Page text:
As part of the Great Lakes Tributary Modeling Program, the U.S. Army Corps of Engineers (USACE), Buffalo District, has developed the Sediment Transport Analysis and Regional Training (START) program to help stakeholders across the Great Lakes better understand the watershed they live in.
The START program provides trainings to federal, state, and local government agencies as well as at multiple educational institutions, on how to use a combination of web-based water quality management tools and field investigations to complete reconnaissance level watershed assessments. The training is an opportunity for agencies to gain a better understanding of localized sedimentation, erosion, and non-point source pollution issues within their watershed.
“The START program has altered the way we do business,” said Brent LaSpada, START program manager. “The program has allowed us to connect directly with soil and water conservation districts, multiple colleges and students, Ohio and Wisconsin Department of Natural Resources, watershed planning groups, Farmers, Michigan Association of Conservation Districts, conservation groups, and Finger Lakes Planning Commission to name just a few.”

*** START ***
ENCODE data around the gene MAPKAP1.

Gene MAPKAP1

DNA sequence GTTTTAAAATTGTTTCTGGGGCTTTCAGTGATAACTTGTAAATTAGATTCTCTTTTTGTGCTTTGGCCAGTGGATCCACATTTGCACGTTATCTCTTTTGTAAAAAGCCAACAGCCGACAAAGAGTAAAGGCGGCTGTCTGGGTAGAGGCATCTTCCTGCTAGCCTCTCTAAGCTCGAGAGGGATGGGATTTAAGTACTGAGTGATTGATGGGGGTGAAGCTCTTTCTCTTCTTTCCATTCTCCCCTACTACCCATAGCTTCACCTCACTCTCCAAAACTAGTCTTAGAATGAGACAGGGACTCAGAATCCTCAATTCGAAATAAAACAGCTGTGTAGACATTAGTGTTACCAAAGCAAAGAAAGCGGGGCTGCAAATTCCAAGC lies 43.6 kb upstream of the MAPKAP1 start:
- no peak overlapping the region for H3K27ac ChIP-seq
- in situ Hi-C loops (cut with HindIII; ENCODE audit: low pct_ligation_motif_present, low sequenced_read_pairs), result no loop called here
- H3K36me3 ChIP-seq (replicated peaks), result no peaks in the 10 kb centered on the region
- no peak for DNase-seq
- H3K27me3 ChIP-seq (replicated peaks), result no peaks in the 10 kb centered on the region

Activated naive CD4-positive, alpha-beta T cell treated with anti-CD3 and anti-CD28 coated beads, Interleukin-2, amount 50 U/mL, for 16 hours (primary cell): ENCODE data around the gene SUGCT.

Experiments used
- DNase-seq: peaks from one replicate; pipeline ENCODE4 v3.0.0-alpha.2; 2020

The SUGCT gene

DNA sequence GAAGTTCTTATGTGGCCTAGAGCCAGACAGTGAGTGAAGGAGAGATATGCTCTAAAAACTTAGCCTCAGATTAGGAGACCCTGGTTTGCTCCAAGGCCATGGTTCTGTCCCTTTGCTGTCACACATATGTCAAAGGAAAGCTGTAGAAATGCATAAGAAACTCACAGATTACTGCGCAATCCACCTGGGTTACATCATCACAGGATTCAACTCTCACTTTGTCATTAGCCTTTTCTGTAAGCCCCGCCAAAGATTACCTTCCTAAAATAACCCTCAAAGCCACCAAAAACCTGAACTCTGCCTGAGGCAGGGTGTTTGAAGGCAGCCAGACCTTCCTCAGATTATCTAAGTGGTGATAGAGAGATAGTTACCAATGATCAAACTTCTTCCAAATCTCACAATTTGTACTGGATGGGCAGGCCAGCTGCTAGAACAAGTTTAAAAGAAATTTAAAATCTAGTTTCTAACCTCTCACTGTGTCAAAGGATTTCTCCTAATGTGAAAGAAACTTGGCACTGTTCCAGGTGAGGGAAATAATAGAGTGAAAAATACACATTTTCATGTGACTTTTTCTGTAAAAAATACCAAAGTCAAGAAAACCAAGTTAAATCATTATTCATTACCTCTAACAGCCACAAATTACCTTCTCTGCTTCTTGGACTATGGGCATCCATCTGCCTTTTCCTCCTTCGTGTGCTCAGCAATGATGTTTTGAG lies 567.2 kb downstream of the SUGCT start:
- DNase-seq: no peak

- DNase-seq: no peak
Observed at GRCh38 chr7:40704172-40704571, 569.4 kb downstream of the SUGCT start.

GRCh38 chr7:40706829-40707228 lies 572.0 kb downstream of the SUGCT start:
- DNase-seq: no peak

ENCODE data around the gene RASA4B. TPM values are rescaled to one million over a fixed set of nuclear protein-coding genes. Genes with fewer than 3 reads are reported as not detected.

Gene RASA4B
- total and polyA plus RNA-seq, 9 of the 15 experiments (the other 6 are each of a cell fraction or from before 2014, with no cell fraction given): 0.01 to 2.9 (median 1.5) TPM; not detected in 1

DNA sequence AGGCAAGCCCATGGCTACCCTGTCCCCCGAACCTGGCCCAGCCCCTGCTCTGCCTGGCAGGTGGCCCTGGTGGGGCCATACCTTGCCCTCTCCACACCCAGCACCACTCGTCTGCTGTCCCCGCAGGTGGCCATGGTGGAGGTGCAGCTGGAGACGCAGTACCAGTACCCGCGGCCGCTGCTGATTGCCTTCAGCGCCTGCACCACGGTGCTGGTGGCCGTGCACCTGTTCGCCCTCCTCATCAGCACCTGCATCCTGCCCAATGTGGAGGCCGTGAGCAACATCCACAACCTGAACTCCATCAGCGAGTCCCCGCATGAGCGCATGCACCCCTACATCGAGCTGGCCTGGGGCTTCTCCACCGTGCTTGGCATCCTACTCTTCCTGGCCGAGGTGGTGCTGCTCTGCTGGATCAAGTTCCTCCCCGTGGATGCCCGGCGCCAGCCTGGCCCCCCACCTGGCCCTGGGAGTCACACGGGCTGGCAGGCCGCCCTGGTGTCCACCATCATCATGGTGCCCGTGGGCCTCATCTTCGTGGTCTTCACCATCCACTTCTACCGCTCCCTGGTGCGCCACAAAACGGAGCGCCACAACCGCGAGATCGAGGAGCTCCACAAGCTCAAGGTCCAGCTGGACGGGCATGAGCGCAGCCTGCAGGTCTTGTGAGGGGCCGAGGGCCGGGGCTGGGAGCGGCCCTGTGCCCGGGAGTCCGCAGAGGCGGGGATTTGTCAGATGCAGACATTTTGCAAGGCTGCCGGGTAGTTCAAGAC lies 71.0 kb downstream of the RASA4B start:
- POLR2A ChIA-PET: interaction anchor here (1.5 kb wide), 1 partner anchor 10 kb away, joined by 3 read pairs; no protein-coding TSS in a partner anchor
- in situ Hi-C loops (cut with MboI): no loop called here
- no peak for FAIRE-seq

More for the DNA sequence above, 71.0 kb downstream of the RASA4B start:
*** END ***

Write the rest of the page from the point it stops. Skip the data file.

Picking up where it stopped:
The information collected during the trainings, is being used to help reduce the loading of sediment and pollutants from watersheds to Great lakes tributaries, enhance Great Lakes water quality, delist Great Lakes areas of concerns, and reduce the sediment volumes for navigation dredging.
“These trainings are unique for many reasons,” said LaSpada. “We only need a computer lab with internet access to host a training, the team can travel anywhere in the Great Lakes basin, and it is 100% federally funded.”
The web-based sediment tolls that trainings cover are: digital watershed, high impact targeting, long-term hydrologic impact assessment low impact development, and web-based water erosion prediction protection.
The ultimate goal of the program is to reduce the loading of sediment and pollutants to tributaries in order to enhance Great Lakes water quality, help delist Great Lakes AOC’s, and reduce the need for navigation dredging.